As stated previously and shown in the various photos, the poorly fitting end plates and trims, either demonstrates poor workmanship, maybe including errors in erection, or is the result of a design flaw that the fitters are trying to cover-up.
In either case, I am still seeking confirmation either way. I would much rather have minor problems with “finishing” as opposed to a design or erection problem. I hope you can convince me that the latter is at least unlikely.
Expert:  StructuralEng replied 1 year ago.
All beams deflect, no matter how big they are or how little they support. It's a physical impossibility for a beam to not deflect. The idea is to manage the magnitude of deflection and to accommodate the movement in pieces that can't tolerate it. The glass on the roof is being supported by the mullions, not loaded by them. If the mullion deflects, but is resisted by the vertical glass, then the vertical glass is supporting the mullion. That is a scenario that you don't want.
Customer: replied 1 year ago.
I would have more confidence in your statements if you used the correct terminology. "Mullion: a slender vertical member that forms a division between units of a window, door, or screen or is used decoratively". Look at any dictionary you choose to confirm this definition.
That aside, I have found a number of installation instructions for lean-to conservatories, unfortunately for other brands of conservatory, that specifically state the outermost support beams (their terms: glazing bar and starter beam) should be screw-fixed to the window frame every 500mm, I have attached two examples and these apply to raked frames with no mullions (using the above definition) through to using five mullions. I have also attached examples of raked frames aligned with the same instructions.
While I have no doubt that you are correct in that "all beams deflect", I have my doubts that it applies in this case with a relatively short (less than 3.5m) metal "I-beam" due to the other points I mentioned, but you seem to have ignored.
I feel we are going nowhere here as you have failed so far to convince me that a gap is "correct" and you are focusing on just one element of the information I have provided... Unless you have something more relevant and detailed to contribute, maybe you should consider opting out of this question and allowing another expert to contribute.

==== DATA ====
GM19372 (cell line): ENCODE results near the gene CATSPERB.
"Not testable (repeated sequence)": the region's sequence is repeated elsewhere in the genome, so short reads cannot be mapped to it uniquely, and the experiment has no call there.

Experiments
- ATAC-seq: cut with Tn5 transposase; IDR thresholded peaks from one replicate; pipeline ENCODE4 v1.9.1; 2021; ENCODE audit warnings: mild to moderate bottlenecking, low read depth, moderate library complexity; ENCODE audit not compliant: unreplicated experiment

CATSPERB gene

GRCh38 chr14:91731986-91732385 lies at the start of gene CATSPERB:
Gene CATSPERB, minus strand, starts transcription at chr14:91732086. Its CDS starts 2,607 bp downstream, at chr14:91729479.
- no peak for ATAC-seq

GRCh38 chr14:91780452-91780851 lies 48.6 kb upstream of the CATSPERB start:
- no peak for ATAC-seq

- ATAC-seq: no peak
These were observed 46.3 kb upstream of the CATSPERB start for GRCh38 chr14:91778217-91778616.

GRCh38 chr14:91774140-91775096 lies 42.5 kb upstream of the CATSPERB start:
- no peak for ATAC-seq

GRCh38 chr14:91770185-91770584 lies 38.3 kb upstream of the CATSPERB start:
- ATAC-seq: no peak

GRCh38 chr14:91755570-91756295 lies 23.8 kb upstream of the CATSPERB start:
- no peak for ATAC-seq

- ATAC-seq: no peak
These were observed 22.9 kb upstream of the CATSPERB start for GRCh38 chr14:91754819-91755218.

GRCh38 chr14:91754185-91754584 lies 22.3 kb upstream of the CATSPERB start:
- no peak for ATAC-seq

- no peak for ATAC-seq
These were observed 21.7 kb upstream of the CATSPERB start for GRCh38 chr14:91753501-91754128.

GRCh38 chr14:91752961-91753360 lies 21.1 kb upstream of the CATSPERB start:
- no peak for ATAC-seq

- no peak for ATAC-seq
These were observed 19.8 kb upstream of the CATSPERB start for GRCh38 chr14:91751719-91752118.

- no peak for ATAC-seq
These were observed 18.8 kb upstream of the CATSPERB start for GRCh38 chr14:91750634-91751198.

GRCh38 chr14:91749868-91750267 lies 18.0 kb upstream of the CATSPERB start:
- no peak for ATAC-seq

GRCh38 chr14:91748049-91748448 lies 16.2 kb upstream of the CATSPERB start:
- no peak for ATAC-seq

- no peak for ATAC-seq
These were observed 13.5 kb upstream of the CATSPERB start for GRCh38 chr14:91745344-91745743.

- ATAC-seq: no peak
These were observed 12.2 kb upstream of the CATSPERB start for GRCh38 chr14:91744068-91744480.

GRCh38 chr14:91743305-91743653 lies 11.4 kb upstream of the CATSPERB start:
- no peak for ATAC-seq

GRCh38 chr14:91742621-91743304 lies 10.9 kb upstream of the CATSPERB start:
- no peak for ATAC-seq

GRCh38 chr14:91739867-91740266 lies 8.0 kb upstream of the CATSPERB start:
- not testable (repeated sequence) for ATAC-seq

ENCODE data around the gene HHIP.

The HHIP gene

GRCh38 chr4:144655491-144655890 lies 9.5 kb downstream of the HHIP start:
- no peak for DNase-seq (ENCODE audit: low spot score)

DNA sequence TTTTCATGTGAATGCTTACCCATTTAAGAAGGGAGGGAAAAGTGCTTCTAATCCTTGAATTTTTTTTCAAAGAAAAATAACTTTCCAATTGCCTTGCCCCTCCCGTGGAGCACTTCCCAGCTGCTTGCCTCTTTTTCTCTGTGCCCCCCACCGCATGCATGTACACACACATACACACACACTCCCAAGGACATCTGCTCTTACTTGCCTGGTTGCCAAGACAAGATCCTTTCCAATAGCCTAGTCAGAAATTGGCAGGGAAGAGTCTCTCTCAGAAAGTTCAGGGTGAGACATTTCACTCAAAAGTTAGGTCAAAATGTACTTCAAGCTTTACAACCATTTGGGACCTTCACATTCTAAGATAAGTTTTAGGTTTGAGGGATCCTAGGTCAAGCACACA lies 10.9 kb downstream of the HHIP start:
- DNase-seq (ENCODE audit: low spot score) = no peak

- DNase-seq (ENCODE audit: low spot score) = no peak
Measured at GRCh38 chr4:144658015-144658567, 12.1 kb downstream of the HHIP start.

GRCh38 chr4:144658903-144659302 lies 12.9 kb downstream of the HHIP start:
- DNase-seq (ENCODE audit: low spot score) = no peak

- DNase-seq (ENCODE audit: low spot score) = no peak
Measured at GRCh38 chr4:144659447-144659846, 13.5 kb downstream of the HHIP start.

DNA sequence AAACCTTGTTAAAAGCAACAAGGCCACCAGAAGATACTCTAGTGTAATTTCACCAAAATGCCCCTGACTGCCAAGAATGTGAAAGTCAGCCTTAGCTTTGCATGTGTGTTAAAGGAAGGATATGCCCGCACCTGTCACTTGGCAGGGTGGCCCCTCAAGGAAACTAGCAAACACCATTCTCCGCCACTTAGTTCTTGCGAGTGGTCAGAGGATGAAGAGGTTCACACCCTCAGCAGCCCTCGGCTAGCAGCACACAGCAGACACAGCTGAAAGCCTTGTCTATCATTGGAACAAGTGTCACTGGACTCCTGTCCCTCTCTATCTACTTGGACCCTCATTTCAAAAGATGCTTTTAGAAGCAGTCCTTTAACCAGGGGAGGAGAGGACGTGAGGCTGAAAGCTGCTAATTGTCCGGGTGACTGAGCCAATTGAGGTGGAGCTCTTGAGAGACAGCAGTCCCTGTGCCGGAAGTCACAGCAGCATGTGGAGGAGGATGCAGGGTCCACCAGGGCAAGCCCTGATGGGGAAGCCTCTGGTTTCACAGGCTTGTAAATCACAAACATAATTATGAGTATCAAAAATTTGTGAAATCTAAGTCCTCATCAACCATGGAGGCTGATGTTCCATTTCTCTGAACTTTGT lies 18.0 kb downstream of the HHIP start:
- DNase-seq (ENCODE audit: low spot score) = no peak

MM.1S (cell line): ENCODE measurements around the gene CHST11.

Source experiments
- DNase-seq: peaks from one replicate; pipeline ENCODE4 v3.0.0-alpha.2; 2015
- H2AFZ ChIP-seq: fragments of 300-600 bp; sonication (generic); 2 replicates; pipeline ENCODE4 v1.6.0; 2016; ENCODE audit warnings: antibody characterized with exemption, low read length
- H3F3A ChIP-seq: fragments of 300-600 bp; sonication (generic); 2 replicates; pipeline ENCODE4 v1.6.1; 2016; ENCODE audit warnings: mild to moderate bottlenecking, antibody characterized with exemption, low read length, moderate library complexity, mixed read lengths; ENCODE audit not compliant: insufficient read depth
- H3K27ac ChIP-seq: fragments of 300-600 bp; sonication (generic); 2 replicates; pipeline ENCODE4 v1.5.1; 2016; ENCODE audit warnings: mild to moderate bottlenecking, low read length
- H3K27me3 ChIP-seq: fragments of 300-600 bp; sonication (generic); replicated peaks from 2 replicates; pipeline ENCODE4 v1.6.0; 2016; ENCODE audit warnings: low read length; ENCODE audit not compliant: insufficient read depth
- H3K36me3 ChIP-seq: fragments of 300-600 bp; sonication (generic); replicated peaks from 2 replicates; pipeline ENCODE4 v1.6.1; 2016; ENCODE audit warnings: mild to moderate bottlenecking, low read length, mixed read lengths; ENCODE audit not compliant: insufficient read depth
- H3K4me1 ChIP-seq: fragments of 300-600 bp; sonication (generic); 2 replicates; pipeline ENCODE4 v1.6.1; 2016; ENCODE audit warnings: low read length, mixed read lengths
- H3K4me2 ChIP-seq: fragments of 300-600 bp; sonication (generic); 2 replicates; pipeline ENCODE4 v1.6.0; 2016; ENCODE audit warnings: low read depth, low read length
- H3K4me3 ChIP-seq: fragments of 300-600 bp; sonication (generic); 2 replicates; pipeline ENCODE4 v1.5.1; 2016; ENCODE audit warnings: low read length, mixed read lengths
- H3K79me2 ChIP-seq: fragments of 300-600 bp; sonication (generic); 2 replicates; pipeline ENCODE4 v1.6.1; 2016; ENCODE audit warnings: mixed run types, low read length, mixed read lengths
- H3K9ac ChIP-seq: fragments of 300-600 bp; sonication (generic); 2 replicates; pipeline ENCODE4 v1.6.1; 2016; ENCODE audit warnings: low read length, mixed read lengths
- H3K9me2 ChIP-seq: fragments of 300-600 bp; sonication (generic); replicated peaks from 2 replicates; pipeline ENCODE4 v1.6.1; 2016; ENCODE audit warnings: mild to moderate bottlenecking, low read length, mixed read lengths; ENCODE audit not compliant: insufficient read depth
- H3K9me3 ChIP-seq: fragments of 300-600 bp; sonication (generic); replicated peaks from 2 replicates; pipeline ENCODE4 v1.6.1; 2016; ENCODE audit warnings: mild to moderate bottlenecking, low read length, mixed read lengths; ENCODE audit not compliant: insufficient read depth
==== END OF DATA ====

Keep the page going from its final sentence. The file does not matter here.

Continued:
Expert:  StructuralEng replied 1 year ago.
I design structures for a living. I know the definitions of which I speak. I am not concerned with the dictionary definition of a mullion. I know what a mullion is. I will opt out for you. Good luck with your project.
Customer: replied 1 year ago.
OK, thank you.
Expert:  Shantal-Mod replied 1 year ago.
I’m a moderator for this topic. It seems the professional has left this conversation. This
happens occasionally, and it's usually because the professional thinks that someone else might be a better match for your question. I've been working hard to find a new professional to assist you right away, but sometimes finding the right professional can take a little longer than expected.
I wonder whether you're OK with continuing to wait for an answer. If you are, please let me know and I will continue my search. If not, feel free to let me know and I will cancel this question for you.
Thank you,
Customer: replied 1 year ago.
Thanks for your message, can we wait a few days. I may have an answer from another source but it's always nice to have additional confirmation.
Expert:  Shantal-Mod replied 1 year ago.
No problem, thats fine. I will keep your question open and see whether theres a Professional who can assist you.
Thank you,
Customer: replied 1 year ago.
Well, I got my answer from the conservatory manufacturer and later confirmed by the "new" fitters that came to correct the problem. There should be no gap, there is no need to allow for "deflection" and the roof and sides are designed to support each other but (obviously) this can only happen if they are all securely connected together. So, my suspicions were confirmed and the installation was done badly, but is now "fixed". So much for the "expert" that doesn't believe in dictionary definitions!
Customer: replied 1 year ago.
Can you now please close this question and refund my card.
Thank you.